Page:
A Student’s Perspective on CDI

This monthly blog will discuss all the components of quality clinical documentation with a comprehensive approach to cover all areas of the healthcare industry.


By Mary Ellen Devitt

 

As a student in health information technology (HIT), you hear many industry buzz words. All the various acronyms and mystical concepts remain a mystery until someone explains them, but it can be intimidating to step up and ask when you don’t know something. Since I am one of those students who was told there is never a dumb question, I am always willing to take the risk of looking a little foolish in order to ask what something means so everyone learns.

So when I heard the term “CDI” in one of my class lectures, I asked, “Ah… what does CDI stand for again?” Luckily, my professor is always willing to explain things if you are earnest in your desire to learn. She informed us that CDI is most often used as the abbreviation for clinical documentation improvement, but in some settings, the term may be used for clinical documentation integrity or clinical documentation initiatives. At this point, I thought, “Okay, CDI stands for clinical document improvement, but what does clinical documentation improvement mean?” Later that night, I started investigating what CDI meant on the internet, and looking through my textbooks for chapters/sections on CDI.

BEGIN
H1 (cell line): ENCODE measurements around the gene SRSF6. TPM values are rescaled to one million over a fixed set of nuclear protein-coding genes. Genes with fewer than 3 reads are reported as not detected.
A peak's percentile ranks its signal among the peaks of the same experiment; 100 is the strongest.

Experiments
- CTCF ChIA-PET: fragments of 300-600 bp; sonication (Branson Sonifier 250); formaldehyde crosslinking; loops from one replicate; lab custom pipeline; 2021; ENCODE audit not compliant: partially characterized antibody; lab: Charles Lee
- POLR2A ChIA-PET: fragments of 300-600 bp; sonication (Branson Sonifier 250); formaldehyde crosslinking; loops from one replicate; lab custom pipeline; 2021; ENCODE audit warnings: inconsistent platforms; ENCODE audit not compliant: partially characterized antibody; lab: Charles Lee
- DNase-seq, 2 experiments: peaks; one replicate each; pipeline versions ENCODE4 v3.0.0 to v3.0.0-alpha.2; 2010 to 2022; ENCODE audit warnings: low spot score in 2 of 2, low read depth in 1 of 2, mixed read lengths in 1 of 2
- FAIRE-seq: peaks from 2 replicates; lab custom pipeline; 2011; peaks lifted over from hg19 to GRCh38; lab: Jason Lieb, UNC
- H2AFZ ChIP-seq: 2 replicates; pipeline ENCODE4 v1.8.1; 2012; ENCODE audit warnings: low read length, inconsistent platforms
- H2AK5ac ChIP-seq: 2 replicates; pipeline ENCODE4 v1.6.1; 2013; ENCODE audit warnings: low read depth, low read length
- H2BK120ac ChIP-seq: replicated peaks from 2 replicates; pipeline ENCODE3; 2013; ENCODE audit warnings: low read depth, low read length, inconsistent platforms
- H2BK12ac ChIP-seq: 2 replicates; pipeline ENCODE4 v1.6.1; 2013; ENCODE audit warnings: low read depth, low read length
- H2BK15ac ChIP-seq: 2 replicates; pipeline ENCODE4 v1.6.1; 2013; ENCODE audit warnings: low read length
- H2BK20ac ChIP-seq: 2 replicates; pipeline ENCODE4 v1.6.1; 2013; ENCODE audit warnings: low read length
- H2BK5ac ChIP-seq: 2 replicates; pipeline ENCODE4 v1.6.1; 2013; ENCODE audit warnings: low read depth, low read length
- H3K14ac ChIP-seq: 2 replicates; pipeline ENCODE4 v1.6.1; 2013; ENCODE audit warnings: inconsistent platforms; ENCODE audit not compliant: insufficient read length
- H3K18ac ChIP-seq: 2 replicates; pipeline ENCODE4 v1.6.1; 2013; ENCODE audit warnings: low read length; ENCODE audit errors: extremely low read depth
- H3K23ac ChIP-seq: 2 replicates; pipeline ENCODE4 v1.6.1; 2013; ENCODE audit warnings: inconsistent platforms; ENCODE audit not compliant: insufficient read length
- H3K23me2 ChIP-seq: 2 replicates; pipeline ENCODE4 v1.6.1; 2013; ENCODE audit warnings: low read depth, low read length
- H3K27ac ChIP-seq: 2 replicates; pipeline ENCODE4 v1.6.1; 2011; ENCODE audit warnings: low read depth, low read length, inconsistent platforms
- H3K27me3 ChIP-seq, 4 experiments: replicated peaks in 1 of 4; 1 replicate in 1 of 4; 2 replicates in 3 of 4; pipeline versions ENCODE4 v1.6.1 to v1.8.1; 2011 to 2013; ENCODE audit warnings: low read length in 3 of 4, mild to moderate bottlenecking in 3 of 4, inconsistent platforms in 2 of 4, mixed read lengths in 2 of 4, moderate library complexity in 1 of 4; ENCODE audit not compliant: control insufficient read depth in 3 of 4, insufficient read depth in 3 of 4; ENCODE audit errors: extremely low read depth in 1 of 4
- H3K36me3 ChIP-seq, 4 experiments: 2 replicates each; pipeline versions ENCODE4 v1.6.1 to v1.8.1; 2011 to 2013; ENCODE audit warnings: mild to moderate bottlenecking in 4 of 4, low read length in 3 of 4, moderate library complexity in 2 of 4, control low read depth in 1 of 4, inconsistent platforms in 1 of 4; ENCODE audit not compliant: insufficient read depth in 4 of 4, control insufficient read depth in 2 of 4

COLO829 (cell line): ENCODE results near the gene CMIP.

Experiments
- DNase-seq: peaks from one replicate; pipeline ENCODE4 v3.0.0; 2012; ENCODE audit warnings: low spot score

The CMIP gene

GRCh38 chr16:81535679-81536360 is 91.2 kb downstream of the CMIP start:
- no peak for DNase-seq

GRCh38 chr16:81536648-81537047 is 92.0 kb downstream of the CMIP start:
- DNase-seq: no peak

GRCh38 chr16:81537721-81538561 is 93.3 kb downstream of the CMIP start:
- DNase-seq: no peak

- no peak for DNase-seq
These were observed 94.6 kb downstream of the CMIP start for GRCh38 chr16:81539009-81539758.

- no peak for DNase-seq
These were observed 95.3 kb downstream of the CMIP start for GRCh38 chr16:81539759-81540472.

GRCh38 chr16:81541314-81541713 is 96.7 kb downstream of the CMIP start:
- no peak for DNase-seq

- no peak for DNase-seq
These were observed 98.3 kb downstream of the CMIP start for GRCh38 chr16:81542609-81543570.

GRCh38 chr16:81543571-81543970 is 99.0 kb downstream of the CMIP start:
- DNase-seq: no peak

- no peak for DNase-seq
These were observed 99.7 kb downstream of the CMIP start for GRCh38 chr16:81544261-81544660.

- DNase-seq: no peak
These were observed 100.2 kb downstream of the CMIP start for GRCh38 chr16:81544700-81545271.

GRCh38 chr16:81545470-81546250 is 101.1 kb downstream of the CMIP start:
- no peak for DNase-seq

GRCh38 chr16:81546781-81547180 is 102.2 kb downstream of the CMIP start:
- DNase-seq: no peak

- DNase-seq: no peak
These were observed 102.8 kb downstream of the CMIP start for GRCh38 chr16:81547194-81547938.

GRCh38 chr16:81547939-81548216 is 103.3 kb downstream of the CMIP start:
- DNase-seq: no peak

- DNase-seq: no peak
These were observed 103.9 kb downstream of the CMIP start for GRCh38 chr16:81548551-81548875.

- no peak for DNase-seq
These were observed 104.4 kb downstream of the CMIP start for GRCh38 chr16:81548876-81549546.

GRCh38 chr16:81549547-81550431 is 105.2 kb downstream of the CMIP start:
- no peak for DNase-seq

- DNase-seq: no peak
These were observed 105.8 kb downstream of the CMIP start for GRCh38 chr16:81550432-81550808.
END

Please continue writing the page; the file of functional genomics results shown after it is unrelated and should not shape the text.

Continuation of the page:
In my research, I realized I knew a lot more about clinical documentation improvement then I originally thought. I just didn’t know the industry term used for a professional who validates that each patient encounter includes accurate and complete clinical and diagnostic information. Furthermore, in my position working in patient financial services, I was probably the beneficiary of improved clinical documentation efforts. At the time, one of my primary functions was to search a patient’s electronic health record (EHR) looking for diagnostic and clinical reasons providers were ordering hospital outpatient tests and procedures related to the patient’s participation on a clinical research trial.